Behind the scenes: Reporting on an election

What do you mean the coffee has run out?

What do you mean the coffee has run out?

At some point in the very early hours of Friday morning, the coffee at the results centre in Tshwane ran out.

It was the worst possible timing: the cameramen, surviving on three hours of sleep a day, could barely keep their eyes open; exhausted TV producers, deprived of caffeine, fell into a fug, barely able to summon the energy to corral the next guest into the studio.

The guests themselves — the few talking heads that were not at home in bed — were listless and bored, safe in the knowledge that no one who mattered would be listening at this ungodly hour.

But the cameras didn’t care. They kept rolling: the 24-hour news cycle is an insatiable beast that, even in the best of times, cares little for the journalists responsible for feeding it.
Never is this more true than in election season, when news organisations are expected to deliver rolling, live coverage of the story that, one way or the other, will define this democracy for the next five years.

“To be honest it’s been really challenging,” said Sarah Evans, a News24 journalist who has spent three solid days at the results centre. “In the social media age you have to be really quick, really on it with the numbers, and be feeding new information into your feeds all the time.”

Elections present journalists with a unique challenge. As one correspondent for an American newspaper put it: “You have to cover elections. But it’s hard to make your coverage stand out, because everyone is doing the same story.”

And the story is not always especially exciting. There are only so many ways to do a vox pop of a voter in a queue; the politicians themselves speak from carefully-prepared scripts; and, after a while, all the analysts begin to sound the same.

“It’s long stretches of boredom punctuated by sudden flurries of intense activity,” said one eNCA producer, slumped next to a tripod.

In Tshwane’s Events Centre, the temporary headquarters of the IEC, those flurries coincide with the arrival on the vast results centre floor of top-ranking politicians; or when the electoral observers deliver their verdict, prompting a scrum of microphones and cameras, with reporters jostling for strategic positions so they can be the first to ask a question.

Almost all media outlets in the country are represented here, everything from the public broadcaster to tiny community radio stations that few other journalists have even heard of; along with a healthy cross-section of international outlets such as Al Jazeera, the BBC, and Reuters.

The foreign correspondents face their own challenges: the vote in South Africa keeps getting bumped off the international news agenda, first by the birth of the royal baby, and then by the escalating trade war between China and the US.

By Friday morning, when the final results start taking shape, the mood amongst the media contingent lifts. It helps that fresh coffee has arrived, and breakfast too — the quality of the catering is first class. For most reporters, the end of the marathon is in sight, and this is where it starts to get really interesting.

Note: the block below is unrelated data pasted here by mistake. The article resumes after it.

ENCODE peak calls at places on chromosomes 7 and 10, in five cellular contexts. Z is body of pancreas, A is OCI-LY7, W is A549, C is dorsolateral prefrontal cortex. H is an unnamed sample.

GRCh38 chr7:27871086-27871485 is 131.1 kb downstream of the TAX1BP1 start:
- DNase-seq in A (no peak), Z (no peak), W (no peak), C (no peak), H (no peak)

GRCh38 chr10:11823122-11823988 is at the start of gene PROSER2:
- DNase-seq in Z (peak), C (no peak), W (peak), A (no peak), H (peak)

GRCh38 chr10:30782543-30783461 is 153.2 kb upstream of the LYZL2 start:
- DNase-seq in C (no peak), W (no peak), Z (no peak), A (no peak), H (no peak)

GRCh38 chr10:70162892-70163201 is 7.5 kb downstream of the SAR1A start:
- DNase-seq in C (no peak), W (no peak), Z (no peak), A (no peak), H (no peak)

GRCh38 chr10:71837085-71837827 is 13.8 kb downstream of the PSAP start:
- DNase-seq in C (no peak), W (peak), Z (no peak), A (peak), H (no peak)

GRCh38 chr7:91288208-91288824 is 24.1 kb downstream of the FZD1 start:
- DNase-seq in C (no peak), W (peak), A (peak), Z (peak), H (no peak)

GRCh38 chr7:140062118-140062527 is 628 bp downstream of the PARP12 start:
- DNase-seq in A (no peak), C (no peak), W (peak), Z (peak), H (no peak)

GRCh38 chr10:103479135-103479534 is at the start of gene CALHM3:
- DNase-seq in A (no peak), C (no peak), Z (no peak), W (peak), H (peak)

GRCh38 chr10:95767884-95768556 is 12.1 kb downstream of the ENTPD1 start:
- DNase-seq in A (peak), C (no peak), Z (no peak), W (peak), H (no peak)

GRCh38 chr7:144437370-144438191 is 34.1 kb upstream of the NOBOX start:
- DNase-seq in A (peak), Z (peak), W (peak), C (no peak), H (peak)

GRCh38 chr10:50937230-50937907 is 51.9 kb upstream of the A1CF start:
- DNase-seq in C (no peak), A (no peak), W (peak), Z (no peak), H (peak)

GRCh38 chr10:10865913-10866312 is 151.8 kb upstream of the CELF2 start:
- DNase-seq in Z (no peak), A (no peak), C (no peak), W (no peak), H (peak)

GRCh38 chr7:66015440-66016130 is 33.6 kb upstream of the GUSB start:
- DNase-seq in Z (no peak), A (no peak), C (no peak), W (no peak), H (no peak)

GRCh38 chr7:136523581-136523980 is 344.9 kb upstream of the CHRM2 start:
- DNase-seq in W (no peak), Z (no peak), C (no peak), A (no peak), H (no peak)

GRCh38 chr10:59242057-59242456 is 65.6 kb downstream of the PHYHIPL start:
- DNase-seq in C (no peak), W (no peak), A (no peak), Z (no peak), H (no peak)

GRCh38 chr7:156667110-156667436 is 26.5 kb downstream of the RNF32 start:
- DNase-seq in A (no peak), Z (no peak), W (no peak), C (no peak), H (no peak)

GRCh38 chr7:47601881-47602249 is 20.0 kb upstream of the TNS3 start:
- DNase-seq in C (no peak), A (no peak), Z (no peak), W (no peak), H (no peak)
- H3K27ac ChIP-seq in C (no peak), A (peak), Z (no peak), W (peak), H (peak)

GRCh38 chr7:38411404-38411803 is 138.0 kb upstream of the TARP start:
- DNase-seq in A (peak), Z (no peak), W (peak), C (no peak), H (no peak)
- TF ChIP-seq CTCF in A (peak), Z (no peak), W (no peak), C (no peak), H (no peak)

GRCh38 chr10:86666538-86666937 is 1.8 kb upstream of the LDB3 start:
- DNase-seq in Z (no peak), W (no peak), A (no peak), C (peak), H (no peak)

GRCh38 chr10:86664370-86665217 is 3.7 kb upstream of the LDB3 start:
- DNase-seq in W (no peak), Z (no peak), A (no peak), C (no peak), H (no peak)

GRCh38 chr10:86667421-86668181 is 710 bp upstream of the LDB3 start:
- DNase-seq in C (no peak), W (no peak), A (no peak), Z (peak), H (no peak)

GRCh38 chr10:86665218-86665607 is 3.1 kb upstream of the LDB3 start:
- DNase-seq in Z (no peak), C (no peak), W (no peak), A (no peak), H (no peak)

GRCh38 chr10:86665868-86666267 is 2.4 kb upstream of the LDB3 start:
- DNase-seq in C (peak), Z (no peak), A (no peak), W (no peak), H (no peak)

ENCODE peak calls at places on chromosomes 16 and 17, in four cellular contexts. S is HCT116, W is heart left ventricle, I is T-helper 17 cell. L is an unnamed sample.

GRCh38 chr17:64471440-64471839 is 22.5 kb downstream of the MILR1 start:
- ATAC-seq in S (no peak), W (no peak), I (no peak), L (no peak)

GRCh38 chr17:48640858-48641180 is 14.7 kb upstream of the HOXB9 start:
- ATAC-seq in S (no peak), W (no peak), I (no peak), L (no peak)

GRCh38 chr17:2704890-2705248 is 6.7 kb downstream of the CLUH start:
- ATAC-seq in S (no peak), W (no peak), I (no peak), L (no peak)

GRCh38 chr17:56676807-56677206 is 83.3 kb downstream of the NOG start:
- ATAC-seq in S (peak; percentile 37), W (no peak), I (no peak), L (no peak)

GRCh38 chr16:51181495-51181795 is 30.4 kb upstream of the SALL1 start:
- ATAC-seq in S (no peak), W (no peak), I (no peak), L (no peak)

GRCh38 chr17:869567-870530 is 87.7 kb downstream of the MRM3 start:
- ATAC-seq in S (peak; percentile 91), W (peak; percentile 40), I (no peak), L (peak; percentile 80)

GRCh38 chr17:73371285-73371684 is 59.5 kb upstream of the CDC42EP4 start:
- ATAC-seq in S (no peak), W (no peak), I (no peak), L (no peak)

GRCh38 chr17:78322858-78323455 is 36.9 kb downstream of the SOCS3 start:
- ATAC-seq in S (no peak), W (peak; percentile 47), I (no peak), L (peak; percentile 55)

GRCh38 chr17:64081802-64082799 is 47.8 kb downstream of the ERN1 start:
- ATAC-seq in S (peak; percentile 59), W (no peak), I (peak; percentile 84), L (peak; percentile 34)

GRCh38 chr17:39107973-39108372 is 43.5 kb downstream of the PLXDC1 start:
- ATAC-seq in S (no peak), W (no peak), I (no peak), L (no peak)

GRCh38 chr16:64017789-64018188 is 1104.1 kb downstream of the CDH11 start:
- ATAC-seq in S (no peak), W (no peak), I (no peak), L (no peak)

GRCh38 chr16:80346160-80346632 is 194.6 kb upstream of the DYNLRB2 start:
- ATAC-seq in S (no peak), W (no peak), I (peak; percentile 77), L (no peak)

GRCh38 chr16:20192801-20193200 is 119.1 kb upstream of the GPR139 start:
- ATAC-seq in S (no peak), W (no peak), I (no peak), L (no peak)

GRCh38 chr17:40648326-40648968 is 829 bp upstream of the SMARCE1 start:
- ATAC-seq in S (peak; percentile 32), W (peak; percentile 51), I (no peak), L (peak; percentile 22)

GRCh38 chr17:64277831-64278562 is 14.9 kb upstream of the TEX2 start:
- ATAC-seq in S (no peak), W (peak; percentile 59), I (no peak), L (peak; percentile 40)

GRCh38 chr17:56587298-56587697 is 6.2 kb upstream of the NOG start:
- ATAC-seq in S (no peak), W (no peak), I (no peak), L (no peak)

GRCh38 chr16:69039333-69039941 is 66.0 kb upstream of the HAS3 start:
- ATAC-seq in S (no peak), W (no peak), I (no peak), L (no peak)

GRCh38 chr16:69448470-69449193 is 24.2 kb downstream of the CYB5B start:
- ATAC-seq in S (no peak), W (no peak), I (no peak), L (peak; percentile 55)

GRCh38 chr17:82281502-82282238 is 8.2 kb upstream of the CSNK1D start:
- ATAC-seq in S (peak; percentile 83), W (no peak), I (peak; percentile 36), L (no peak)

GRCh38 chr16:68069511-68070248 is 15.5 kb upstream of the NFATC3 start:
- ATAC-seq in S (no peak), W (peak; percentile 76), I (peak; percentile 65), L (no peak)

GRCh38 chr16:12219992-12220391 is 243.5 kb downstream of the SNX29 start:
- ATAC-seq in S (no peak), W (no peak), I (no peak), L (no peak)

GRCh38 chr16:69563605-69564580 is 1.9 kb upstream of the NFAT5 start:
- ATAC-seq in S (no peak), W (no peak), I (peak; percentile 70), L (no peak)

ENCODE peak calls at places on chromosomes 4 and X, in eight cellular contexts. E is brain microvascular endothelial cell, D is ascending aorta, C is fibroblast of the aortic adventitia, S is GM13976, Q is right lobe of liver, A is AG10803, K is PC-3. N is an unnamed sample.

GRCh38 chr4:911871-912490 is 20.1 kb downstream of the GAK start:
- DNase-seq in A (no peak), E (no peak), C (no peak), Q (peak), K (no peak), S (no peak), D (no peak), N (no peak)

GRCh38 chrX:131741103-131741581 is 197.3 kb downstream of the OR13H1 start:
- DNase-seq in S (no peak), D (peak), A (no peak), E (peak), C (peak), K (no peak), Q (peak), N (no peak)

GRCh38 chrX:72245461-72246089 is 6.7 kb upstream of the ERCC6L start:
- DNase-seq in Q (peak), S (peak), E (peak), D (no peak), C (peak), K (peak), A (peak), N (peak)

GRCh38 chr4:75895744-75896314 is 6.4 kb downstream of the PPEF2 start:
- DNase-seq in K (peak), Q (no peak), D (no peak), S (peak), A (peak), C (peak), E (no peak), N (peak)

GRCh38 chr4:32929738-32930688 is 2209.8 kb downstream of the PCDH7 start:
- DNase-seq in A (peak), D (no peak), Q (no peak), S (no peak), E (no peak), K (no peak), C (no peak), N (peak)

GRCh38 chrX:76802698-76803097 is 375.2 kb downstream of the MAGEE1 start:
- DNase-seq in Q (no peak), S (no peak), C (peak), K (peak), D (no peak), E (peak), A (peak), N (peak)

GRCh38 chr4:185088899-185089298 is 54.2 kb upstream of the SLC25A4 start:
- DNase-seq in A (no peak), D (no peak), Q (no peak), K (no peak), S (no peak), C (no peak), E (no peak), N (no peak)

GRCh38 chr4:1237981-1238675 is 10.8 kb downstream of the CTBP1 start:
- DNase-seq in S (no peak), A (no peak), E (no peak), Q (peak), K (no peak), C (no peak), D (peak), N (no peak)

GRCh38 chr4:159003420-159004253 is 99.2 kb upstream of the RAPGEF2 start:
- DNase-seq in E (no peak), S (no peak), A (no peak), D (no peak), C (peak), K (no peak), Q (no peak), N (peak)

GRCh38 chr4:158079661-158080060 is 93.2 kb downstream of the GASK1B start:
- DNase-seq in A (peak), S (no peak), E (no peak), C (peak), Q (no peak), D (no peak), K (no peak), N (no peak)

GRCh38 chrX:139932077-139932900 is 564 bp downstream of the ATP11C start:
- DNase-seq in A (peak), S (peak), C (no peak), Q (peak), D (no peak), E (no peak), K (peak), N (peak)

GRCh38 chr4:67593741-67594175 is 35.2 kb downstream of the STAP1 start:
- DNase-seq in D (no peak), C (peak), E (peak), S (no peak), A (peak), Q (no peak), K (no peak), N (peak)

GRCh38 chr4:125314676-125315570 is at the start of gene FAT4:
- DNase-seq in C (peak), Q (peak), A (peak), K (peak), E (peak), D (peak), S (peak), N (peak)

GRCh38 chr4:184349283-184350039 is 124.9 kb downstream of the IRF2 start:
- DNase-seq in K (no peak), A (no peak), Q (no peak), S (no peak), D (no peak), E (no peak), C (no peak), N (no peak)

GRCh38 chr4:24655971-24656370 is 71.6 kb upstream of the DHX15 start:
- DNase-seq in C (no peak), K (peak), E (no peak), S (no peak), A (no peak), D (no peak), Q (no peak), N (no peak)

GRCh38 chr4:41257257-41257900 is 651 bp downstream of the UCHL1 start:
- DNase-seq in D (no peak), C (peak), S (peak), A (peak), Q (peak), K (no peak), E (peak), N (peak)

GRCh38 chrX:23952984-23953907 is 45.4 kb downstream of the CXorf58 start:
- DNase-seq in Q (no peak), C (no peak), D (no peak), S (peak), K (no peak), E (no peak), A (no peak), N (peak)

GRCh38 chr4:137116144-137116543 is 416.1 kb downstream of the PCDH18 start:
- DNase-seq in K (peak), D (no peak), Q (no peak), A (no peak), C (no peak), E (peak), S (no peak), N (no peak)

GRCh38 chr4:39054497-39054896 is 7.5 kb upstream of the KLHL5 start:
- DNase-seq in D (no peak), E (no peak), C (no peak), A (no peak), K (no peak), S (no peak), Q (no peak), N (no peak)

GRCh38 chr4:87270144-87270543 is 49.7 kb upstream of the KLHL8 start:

Usually, access to politicians is carefully controlled by their handlers, but at the results centre the normal rules don’t apply. Journalists mix freely with party officials under the shadow of the giant results screen, providing an unprecedented opportunity to watch their reactions as the screen ticks over, delivering vindication for some and bitter rejection for others. It is a chance for one-on-one interviews and, for photographers, to build up an image bank of the people they know they will be reporting on for the foreseeable future.

Oupa Nkosi, the Mail & Guardian‘s chief photographer, has a strategy: he stands with his back to the harsh overhead lights, and simply waits for VIPs to come into view. Light here is a real problem for photographers: “If I take the photos from any other direction, the people will come out as silhouettes,” he says.

The relatively intimate access can be a double-edged sword, giving politicians a chance to vent their own frustrations about the media coverage they have received. “I think like all industries the media is facing a resource challenge, and you can sense that in terms of the deployment of media to events and so on,” said Mabine Seabe, spokesperson for Democratic Alliance leader Mmusi Maimane.

Seabe is the veteran of several campaigns now, and says he has noticed that the number of journalists is steadily decreasing — a reflection of the declining numbers of South Africa journalists in general (public service announcement: if you want this to change, buy newspapers).

One major positive has come out of this campaign, however: “Overall there’s been a fairness of coverage and I must speak especially about the public broadcaster in this regard,” says Seabe.

Smaller parties are not so convinced that the coverage has been fair: more than one smaller party spokesperson could be found knocking on the doors of the temporary prefab offices where media outlets were housed, begging for an interview that was not always granted.

Despite the long stretches of boredom, the lack of sleep, and the occasional caffeine shortages, there’s nothing that beats the rush of bearing witness to South African democracy in action, says M&G editor Khadija Patel. “It’s so exciting coming back to this place. There’s a great energy, especially for political junkies. It oozes atmosphere, and drama, in the best way possible.”

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